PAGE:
In 2018, the Spanish Government listed 113 organized criminal gangs operating in the Malaga area (which includes the Costa del Sol). Fourteen of those gangs were UK-led (fourth only after the Spanish, Moroccans and Colombians). In the last few years, a joint Irish–Spanish operation forced many criminals out of the country. The resultant power vacuum led to inter-gang rivalry and an uptick in violence. In April 2018, the Haven beach club in Estepona was burned down by Colombians as a warning to the owner, who was subsequently shot outside a church in front of his family. This triggered a series of events whose consequences are still resonating along the coast.

Even in and around the normally peaceful setting of Javea, a town on the Costa Blanca where I am lucky enough to own a small apartment, drugs raise their nasty heads now and again. A couple of years ago, only a twenty-minute drive from our apartment, the largest synthetic drug factory ever found in Spain was uncovered, and, in the summer of 2020, the crew of a pleasure boat spotted 17kg of cocaine lying on the seabed of the bay in which Javea nestles.

Perhaps unsurprisingly, the Costa del Crime has made its mark on popular culture, inspiring films, novels, and TV series alike. Sexy Beast (2000), starring Ray Winstone as a retired gangster in Spain, and The Hit (1984), with John Hurt and Terence Stamp, have graced the silver screen; J. G. Ballard described the criminal tendencies that hide under the sun-bleached belly of the retired expats’ Spanish hideaway in his novel, Cocaine Nights (1996); more recently, the UK’s obsession with Spain and crime has been reflected in the 2019 TV series, The Mallorca Files, in which a German and a British detective fight over how best to police the island; and the 2019 Netflix series, Drug Squad: Costa del Sol dramatises the activities of a 1970s narcotics unit.

When I decided to write a new crime series under the pen name of Morgan Cry, I was similarly inspired by Javea. The town is an eclectic mix of locals and expats. With the idea of the ‘Costa del Crime’ ringing in my head, I decided to base the first book, Thirty-One Bones, in the town of El Descaro (Spanish for ‘the nerve’—as in ‘the nerve of it’). El Descaro is a fictional town loosely based on Javea and the action centres on a group of expats called the ExPatriots who populate a local watering hole that goes by the name of Se Busca (Spanish for ‘wanted’). When the ExPatriots’ matriarch in crime dies suddenly, her estranged daughter flies out for the funeral only to discover that her mother has stolen over a million euros from a property scam the ExPatriots were involved in. The daughter is quickly on the hook for the money—and possibly even the death of her mother.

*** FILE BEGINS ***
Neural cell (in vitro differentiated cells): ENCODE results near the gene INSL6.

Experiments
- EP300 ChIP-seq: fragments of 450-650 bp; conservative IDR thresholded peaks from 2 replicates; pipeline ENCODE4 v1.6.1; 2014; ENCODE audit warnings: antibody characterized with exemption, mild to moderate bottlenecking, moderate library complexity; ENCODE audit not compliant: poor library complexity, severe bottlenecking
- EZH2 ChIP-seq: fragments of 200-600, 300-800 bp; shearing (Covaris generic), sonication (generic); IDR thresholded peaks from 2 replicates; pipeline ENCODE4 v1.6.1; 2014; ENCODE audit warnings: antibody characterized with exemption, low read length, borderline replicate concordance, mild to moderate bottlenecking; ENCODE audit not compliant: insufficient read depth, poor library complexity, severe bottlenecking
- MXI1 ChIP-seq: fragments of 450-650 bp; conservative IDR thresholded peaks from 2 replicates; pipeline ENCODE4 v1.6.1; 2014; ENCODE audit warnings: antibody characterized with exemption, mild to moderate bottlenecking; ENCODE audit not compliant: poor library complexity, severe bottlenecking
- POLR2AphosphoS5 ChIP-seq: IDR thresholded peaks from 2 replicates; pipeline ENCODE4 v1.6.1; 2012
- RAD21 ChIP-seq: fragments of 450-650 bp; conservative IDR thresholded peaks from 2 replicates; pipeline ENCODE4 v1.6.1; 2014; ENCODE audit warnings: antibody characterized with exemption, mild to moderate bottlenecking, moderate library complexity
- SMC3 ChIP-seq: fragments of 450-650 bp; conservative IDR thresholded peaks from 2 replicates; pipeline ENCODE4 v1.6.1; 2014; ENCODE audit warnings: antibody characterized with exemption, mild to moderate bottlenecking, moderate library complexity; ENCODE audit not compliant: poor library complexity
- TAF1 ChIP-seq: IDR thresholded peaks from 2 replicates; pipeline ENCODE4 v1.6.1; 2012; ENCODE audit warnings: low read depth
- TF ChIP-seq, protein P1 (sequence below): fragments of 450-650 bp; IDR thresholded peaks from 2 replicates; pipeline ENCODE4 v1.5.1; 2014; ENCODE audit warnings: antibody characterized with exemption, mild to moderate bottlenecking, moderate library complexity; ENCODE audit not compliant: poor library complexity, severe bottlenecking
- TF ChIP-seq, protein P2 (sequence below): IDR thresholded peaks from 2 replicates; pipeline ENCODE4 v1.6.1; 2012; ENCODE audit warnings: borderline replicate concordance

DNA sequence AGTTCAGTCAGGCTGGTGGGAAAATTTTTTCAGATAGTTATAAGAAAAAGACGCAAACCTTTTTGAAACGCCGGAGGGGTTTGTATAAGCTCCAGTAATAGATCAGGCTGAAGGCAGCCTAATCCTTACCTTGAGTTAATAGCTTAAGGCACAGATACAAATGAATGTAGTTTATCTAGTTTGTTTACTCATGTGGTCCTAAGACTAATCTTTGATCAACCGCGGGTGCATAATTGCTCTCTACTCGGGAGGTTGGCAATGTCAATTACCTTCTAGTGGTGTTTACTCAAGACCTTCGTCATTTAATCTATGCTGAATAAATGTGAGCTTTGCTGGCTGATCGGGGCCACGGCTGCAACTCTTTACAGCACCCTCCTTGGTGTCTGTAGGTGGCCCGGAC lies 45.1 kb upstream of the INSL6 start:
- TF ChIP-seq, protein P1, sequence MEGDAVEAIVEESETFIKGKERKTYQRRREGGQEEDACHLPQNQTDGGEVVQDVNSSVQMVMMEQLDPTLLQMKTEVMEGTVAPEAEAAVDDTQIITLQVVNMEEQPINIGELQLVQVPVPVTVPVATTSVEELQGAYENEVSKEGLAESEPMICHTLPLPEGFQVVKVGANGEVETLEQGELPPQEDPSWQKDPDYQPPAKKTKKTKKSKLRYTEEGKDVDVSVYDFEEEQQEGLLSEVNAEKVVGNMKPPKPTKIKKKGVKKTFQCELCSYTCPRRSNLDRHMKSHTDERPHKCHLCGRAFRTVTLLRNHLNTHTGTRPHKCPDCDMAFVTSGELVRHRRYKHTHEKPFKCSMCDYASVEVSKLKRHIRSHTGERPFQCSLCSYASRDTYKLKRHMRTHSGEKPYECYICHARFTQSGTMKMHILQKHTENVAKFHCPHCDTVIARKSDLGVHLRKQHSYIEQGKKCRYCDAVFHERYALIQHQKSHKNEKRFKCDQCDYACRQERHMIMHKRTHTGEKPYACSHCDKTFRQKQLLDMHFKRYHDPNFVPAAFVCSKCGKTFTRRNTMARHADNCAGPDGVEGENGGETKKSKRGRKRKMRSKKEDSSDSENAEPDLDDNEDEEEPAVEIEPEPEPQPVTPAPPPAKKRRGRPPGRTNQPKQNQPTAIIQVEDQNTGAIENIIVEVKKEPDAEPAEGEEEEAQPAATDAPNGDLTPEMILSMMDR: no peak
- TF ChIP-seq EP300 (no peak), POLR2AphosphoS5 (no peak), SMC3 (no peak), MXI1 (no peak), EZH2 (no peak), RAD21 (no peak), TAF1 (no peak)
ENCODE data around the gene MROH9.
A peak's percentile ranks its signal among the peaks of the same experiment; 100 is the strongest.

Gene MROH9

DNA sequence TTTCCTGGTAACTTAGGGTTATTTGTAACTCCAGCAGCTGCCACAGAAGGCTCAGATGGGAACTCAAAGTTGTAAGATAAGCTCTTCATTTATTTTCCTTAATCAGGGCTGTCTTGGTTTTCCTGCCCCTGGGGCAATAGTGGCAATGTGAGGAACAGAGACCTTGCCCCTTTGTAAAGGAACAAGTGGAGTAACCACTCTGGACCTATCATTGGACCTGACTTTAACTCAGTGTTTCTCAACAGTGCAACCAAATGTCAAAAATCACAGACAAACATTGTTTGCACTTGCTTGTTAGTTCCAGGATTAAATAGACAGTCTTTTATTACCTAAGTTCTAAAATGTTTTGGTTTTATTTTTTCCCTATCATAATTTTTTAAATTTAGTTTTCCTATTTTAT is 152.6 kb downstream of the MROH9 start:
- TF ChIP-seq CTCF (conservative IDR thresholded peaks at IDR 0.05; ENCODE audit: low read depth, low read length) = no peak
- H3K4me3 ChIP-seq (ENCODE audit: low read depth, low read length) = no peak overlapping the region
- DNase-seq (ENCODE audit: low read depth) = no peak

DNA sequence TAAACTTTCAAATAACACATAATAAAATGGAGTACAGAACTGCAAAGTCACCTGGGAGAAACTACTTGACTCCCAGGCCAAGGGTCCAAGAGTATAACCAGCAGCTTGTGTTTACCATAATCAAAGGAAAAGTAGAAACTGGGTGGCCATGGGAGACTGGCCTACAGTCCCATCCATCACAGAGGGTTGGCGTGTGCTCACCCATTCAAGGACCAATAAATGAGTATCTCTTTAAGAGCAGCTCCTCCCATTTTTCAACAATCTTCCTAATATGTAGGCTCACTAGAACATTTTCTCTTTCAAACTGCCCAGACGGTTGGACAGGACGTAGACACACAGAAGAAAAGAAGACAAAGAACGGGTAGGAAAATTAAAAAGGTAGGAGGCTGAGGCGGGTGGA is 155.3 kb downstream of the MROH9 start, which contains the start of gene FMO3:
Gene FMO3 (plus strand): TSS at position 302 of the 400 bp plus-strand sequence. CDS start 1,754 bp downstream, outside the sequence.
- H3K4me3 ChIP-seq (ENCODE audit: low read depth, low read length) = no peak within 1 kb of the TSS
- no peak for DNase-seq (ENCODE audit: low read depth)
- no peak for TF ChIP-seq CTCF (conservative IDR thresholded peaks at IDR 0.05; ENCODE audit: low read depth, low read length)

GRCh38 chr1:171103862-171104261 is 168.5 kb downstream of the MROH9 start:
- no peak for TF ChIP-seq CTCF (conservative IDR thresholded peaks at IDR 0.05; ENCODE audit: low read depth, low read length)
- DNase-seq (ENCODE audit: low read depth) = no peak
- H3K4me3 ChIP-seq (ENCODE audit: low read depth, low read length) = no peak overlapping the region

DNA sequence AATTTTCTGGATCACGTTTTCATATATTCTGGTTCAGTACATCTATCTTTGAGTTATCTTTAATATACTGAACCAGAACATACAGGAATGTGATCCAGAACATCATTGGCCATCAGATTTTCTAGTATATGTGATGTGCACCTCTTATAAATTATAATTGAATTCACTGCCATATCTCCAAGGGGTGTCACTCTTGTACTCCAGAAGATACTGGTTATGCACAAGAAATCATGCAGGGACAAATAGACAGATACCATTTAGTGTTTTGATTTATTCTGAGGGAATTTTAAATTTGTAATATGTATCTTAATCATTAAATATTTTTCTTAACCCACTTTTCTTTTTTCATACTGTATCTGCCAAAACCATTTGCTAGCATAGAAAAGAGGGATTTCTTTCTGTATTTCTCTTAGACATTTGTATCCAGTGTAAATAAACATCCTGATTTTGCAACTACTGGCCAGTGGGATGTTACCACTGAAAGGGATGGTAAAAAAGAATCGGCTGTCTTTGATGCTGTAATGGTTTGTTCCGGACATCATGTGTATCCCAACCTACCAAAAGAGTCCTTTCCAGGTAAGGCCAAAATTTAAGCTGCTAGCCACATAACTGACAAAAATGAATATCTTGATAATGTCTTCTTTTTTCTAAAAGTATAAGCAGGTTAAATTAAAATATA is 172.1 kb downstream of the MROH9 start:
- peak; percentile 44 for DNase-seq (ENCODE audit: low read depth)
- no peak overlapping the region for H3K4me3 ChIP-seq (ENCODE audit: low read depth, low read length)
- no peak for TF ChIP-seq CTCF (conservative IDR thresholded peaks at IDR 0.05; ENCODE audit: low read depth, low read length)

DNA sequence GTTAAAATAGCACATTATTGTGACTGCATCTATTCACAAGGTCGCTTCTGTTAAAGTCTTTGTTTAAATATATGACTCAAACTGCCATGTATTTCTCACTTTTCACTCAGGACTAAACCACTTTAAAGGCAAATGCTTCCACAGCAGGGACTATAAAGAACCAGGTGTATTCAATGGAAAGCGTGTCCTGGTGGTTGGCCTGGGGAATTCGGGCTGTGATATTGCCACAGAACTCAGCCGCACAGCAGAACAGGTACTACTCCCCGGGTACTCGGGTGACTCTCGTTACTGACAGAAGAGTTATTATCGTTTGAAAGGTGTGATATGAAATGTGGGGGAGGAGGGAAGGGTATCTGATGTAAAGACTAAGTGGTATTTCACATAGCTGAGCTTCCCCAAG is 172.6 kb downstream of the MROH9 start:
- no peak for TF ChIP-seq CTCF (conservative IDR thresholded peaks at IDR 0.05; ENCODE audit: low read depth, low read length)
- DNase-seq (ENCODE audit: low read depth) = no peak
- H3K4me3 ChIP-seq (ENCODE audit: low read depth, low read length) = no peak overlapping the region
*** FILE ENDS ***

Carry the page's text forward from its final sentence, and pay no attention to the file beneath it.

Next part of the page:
Expats, fraud, murder, seedy individuals, intrigue, evading the law . . . As you can probably tell from the above, all the core elements of the Costa del Crime have influenced my work. And it’s probably prudent, at this point, to answer the question I’m most often asked. Are any of your characters based on anyone you have met in Spain? The answer is no—and I’m sticking to that line.

This isn’t to say that the Spanish coasts are dangerous, Wild West enclaves. Far from it. We law-abiding Brits love the place. According to the UK’s Office for National Statistics some 300,000 Brits live happily in Spain and we took over 18 million vacations there in 2019. The combination of sun, sea and sangria is an alluring attraction. Spain is a wonderful place with stunning scenery and warm, welcoming people. Most of the expats who live there are not rooted in the criminal world—at least none of the ones I’ve met have ever confessed such to me. But, then again, would they? For the sake of completeness, I was recently approached and asked if I was interested in ghostwriting a Russian mob story (I declined the offer).

Javea and the Costa del Crime legacy provides a fertile canvas and a ready-made backdrop for a crime novel and, with that in mind, my second book, Six Wounds, is now with my publishers.

To conclude, it may be valid to ask the question: will there be a time when the Costa del Crime tag will fade? Well, I’ll leave the last word on that to a senior Spanish cop who, when asked the same question, replied:

  ‘When is the Costa del Sol going to become a place of rain and grey skies . . .?’

***

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Michael Neff
Algonkian Producer
New York Pitch Director
Author, Development Exec, Editor

We are the makers of novels, and we are the dreamers of dreams.